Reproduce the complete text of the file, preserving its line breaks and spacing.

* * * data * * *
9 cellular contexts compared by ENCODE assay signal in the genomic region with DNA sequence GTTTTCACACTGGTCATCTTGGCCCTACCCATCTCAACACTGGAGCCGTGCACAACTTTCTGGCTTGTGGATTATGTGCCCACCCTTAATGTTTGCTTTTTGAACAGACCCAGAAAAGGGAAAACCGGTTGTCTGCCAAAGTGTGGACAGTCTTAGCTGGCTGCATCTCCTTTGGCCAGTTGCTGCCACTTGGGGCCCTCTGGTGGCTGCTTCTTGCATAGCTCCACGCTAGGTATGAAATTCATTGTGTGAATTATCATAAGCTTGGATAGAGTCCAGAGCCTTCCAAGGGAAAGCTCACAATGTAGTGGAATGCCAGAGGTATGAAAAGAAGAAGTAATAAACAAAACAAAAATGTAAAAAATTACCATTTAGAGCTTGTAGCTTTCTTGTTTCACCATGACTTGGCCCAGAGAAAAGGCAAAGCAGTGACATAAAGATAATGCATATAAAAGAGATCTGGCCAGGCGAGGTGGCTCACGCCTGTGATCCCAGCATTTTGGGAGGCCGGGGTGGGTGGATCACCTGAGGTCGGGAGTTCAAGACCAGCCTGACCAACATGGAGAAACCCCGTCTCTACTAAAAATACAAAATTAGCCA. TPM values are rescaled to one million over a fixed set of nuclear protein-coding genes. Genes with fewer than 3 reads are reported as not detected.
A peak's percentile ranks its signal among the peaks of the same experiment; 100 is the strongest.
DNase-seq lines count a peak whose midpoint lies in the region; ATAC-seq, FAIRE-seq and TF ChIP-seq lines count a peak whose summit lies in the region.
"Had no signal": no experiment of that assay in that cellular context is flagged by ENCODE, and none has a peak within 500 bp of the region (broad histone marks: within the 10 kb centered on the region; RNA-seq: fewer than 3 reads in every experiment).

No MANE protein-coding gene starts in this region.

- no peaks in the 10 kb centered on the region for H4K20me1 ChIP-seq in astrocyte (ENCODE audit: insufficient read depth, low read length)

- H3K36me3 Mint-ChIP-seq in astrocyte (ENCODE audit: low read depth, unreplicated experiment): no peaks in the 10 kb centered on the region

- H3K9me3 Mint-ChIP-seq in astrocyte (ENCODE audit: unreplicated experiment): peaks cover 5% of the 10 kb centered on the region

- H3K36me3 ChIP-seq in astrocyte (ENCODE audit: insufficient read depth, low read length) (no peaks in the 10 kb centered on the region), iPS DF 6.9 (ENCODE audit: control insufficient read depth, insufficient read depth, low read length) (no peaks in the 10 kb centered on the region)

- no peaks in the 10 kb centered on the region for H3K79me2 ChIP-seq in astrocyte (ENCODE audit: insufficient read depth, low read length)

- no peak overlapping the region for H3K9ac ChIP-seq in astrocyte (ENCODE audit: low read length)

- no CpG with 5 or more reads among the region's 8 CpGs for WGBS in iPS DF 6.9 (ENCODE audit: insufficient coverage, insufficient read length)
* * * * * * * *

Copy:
9 cellular contexts compared by ENCODE assay signal in the genomic region with DNA sequence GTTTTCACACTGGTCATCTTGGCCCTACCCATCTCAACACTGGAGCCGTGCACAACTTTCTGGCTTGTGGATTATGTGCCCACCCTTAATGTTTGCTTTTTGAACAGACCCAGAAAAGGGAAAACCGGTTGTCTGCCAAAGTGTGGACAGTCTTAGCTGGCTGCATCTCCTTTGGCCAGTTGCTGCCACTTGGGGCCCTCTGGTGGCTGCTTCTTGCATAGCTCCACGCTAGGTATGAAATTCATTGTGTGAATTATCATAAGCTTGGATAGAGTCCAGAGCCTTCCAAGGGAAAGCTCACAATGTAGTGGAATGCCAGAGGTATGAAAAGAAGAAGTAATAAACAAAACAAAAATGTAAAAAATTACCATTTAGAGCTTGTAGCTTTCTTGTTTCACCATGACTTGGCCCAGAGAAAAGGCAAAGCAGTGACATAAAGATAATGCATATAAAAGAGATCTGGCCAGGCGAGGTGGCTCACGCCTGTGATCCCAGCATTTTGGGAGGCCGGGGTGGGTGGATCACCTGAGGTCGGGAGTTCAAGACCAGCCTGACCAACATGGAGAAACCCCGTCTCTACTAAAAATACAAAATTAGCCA. TPM values are rescaled to one million over a fixed set of nuclear protein-coding genes. Genes with fewer than 3 reads are reported as not detected.
A peak's percentile ranks its signal among the peaks of the same experiment; 100 is the strongest.
DNase-seq lines count a peak whose midpoint lies in the region; ATAC-seq, FAIRE-seq and TF ChIP-seq lines count a peak whose summit lies in the region.
"Had no signal": no experiment of that assay in that cellular context is flagged by ENCODE, and none has a peak within 500 bp of the region (broad histone marks: within the 10 kb centered on the region; RNA-seq: fewer than 3 reads in every experiment).

No MANE protein-coding gene starts in this region.

- no peaks in the 10 kb centered on the region for H4K20me1 ChIP-seq in astrocyte (ENCODE audit: insufficient read depth, low read length)

- H3K36me3 Mint-ChIP-seq in astrocyte (ENCODE audit: low read depth, unreplicated experiment): no peaks in the 10 kb centered on the region

- H3K9me3 Mint-ChIP-seq in astrocyte (ENCODE audit: unreplicated experiment): peaks cover 5% of the 10 kb centered on the region

- H3K36me3 ChIP-seq in astrocyte (ENCODE audit: insufficient read depth, low read length) (no peaks in the 10 kb centered on the region), iPS DF 6.9 (ENCODE audit: control insufficient read depth, insufficient read depth, low read length) (no peaks in the 10 kb centered on the region)

- no peaks in the 10 kb centered on the region for H3K79me2 ChIP-seq in astrocyte (ENCODE audit: insufficient read depth, low read length)

- no peak overlapping the region for H3K9ac ChIP-seq in astrocyte (ENCODE audit: low read length)

- no CpG with 5 or more reads among the region's 8 CpGs for WGBS in iPS DF 6.9 (ENCODE audit: insufficient coverage, insufficient read length)